Proud members of the Vast Right Wing Conspiracy. We strongly believe in personal freedom, responsibility, and gun rights. We also believe in the 90/10 theory. That means that 10% of the people have 90% of the talent. Unfortunately, we are not in the 10% category. However, the rest of us are still better than 90% of the politicians.

Thursday, August 14, 2014

Is there an American Right for an Education?

There is a post over at BlogHer that tries to make the case that all education should be free.
Why do American citizens have a right to some education, but not all of it?
It is true that the US mandates education to a certain level and no one questions that. 

And, yet, we all know that while a high school diploma marks an important milestone, a high school education is not enough.
The author points out that education is mandated for children, while never once acknowledging that adults have a choice about whether to further their education. And a responsibility to make a sensible decision of cost/value. 

Most high-paying and/or enjoyable jobs require some kind of formal education. So people go to college so they can get those jobs. At some point, we’re all going to have to sit around the table and talk about how this was not the original purpose of the university. Higher education was meant to make you a better thinker, a better citizen, a better human being. We’re going to have to talk about how no one really cares about those things when they can’t pay rent, when they can’t afford car repairs, when they have to eat dinner at a gas station. I imagine if most people could get a job that paid $15 an hour and work 40 hours a week, if they could start a job after high school that allowed them to be financially independent or to take care of their families, there would be a lot fewer people pursuing higher education.

Has she never heard of Mike Rowe?

People are taught that school is important, but they don’t go to college because they care about school. They go to college because it’s the only way to survive now.
And everyone has a right to that.

She comes off as another person living in a ivory tower with a graduate education and no concept of what really constitutes a right.  I read over there to get other points of view, but frequently find myself seeking the ibuprofen after doing so because of the massive headaches caused by doing so. And so far there is not one comment on that post.  It's like an echo chamber over there, no dissension. Which I fund just as frustrating.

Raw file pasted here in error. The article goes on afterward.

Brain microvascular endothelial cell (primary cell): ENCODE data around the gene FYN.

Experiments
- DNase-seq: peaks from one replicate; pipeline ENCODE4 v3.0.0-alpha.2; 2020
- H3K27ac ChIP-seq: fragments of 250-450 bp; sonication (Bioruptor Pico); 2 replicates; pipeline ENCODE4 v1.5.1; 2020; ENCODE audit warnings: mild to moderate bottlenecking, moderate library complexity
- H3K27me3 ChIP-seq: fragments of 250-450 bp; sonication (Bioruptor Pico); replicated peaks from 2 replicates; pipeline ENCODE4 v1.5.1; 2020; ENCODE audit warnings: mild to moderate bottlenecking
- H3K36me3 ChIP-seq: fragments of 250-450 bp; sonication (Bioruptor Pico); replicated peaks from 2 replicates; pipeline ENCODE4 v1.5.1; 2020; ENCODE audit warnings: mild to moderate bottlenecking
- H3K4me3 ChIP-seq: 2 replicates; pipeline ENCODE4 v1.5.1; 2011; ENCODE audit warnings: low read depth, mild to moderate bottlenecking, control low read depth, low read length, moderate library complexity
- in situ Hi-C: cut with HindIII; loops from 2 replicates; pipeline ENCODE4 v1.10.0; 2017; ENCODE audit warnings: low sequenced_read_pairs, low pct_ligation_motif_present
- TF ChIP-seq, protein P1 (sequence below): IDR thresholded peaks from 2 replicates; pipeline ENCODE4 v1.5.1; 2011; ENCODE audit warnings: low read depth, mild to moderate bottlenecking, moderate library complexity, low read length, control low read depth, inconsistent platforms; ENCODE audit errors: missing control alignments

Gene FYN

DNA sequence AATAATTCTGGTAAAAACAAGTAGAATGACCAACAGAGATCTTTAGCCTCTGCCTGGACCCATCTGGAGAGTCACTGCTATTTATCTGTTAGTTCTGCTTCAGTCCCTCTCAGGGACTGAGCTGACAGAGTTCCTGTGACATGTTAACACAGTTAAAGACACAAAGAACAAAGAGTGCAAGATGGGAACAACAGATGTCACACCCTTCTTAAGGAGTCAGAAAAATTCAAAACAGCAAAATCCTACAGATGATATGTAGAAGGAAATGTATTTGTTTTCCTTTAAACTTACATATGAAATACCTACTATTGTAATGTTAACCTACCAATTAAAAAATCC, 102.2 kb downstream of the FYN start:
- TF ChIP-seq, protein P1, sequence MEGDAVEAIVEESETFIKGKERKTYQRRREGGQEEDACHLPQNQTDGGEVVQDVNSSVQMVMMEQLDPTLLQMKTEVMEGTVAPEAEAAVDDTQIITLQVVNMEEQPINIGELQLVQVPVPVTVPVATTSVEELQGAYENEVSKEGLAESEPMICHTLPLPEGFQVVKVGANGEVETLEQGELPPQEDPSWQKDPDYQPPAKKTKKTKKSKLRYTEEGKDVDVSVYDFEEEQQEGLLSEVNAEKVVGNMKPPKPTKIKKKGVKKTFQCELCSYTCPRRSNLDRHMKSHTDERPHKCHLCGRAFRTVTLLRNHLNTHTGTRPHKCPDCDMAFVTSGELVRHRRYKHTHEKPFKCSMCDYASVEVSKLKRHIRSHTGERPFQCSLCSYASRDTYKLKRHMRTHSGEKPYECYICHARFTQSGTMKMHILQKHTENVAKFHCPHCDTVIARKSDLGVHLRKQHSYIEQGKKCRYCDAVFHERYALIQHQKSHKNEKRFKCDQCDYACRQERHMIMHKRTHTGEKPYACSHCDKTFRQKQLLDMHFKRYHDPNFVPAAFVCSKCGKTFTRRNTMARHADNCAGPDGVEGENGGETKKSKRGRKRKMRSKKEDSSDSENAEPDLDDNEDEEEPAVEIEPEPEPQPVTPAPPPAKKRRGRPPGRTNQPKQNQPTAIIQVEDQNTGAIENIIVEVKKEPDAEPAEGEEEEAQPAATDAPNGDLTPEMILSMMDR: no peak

1. I'd say that the quality of our public school system is showing just fine that you get what you pay for.

    1. I think that in the world of the original poster that is a good thing.

  2. I think the poster doesn't understand the difference between a right and an mandate.

    It is mandated by law that children be educated to a certain level. Whether or not I believe that to be Constitutional is besides the point at this moment. The important aspect is that we, through our legislators, require parents send and children actually attend schooling.

    That is completely different from having the right to speak in public; note that no education is required --and that lack is often demonstrated - to speak public. A right requires no action on the part of others, a mandate does.

    I have the right to free speech, you don't have to listen.

    And everyone has a right to that.

    I don't think that everyone has a right to go to college. I think that everyone has a right to learn; how they do that is up to them. Some people can afford to attend college, some can't. Some people are suited through temperament or mindset to learn in a class room setting; others learn better on the job.

    We shouldn't stand in the way of people's right to learn but we also shouldn't require others to support that person ability to go to college.

    Bob S.

  3. Great rebuttal, Bob. Can I copy it to her comments, too?

  4. Absolutely you can share it